TABLE VIII______________________________________Total Fabric Lint Add'l Initial Fiber Fiber Loss AbsorbentWt. % No. of Loss with 2" CapacityGauze Plys mg. Cut, mg. (g)______________________________________100% 16 75.8 108.8 11.444% 4 14.1 9.7 --34 4 14.7 8.8 13.9______________________________________
The stabilized gauze fabrics of the present invention are substantially more resistant to shedding than plain surgical gauze. The stabilization of the fabric is such that the material may be cut to any desired shape or size at the time of use without creating the problem of loose fiber fragments characteristic of plain gauze.
The deposition of rayon staple fiber on the gauze fabric as illustrated in FIGS. 3 and 4 produces a ribbed fabric surface. When cut and folded into a multi-ply sponge, the fabric layers nest together, reducing the overall bulk of the sponge without affecting single ply thickness. This effect, in combination with the fact that fewer plys of the fabric of the present invention are required to obtain equivalent absorptive capacity, results in a less bulky, more conformable sponge which is highly desirable for surgical use.
While the present invention has been described principally with reference to stabilized gauze for use as a surgical sponge, the invention is not limited to this specific product or application. The method of the present invention, broadly stated, selectively positions and entangles discontinuous staple length fibers with the intersecting yarns of a loosely woven or knit fabric, and thereby stabilizes the physical structure of the fabric. The method of the present invention may accordingly find application wherever the integrity, handling characteristics, dimensional stability and other physical properties of a loosely constructed fabric or similar arrangement of yarns are desired to be improved. Such applications include open, net-like fabrics for consumer and industrial applications such as clothing, filter screens, wipes, carpet backing, containers, and the like, and particularly woven fabrics containing from 2 to 30 yarns per inch in each direction.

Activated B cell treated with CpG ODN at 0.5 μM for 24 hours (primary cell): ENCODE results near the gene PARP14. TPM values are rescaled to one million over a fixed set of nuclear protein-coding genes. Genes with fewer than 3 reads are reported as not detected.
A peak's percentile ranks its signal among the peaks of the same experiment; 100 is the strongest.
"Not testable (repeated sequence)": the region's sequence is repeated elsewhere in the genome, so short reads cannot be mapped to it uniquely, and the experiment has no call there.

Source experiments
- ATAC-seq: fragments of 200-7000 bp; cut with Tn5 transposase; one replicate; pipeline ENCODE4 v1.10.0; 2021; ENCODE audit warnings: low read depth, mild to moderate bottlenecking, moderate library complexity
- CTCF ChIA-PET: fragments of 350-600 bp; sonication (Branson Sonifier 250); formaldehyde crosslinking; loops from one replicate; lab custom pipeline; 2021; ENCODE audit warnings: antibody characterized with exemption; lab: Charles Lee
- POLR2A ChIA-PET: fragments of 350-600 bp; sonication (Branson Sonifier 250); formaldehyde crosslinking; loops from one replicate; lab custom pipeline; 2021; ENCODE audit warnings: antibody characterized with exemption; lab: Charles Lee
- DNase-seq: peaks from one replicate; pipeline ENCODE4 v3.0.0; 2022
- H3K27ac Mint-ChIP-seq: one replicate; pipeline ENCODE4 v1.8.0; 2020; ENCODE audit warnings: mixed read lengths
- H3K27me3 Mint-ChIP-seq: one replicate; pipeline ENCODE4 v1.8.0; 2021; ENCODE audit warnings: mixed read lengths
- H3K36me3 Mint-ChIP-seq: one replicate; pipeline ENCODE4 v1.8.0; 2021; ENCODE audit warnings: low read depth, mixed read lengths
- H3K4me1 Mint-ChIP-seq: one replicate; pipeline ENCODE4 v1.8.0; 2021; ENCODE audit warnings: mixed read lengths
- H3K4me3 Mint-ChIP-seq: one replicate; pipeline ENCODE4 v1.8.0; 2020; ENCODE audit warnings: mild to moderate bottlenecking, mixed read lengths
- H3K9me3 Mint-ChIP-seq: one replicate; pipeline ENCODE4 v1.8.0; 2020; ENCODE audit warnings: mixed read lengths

The staple fibers which may be used to stabilize the loosely constructed base fabrics may be rayon, cotton, polyester, polyolefin, acrylic, or other fiber compositions. Webs of such staple fibers may be prepared by carding or otherwise mechanically separating and layering the fibers in a random or oriented manner, or random webs may be formed by air layering. Staple fibers may be from about 0.5 to 4 denier and 0.5 to 3.0 inches in length depending upon the composition of the fiber and the mechanism used for producing the webs prior to hydraulic entanglement. Discontinuous fiber webs suitable for use in the present invention may also be produced directly by melt-blown procedures known in the art.
As will be apparent to those skilled in the art, the stabilized fabrics of the present invention include a large number of loosely constructed fabrics stabilized with discontinuous fibers of various compositions and in various combinations. All such stabilized open fabrics and the method of producing such fabrics as disclosed herein are included within the scope of the present invention.
|Cited Patent||Filing date||Publication date||Applicant||Title|
|US3068547 *||Mar 14, 1961||Dec 18, 1962||Chicopee Mfg Corp||Reinforced nonwoven fabrics|
|US3081515 *||Apr 26, 1955||Mar 19, 1963||Johnson & Johnson||Foraminous nonwoven fabric|
|US3129466 *||Sep 19, 1958||Apr 21, 1964||Johnson & Johnson||Reinforced nonwoven fabrics and methods and apparatus of making the same|
|US3485706 *||Jan 18, 1968||Dec 23, 1969||Du Pont||Textile-like patterned nonwoven fabrics and their production|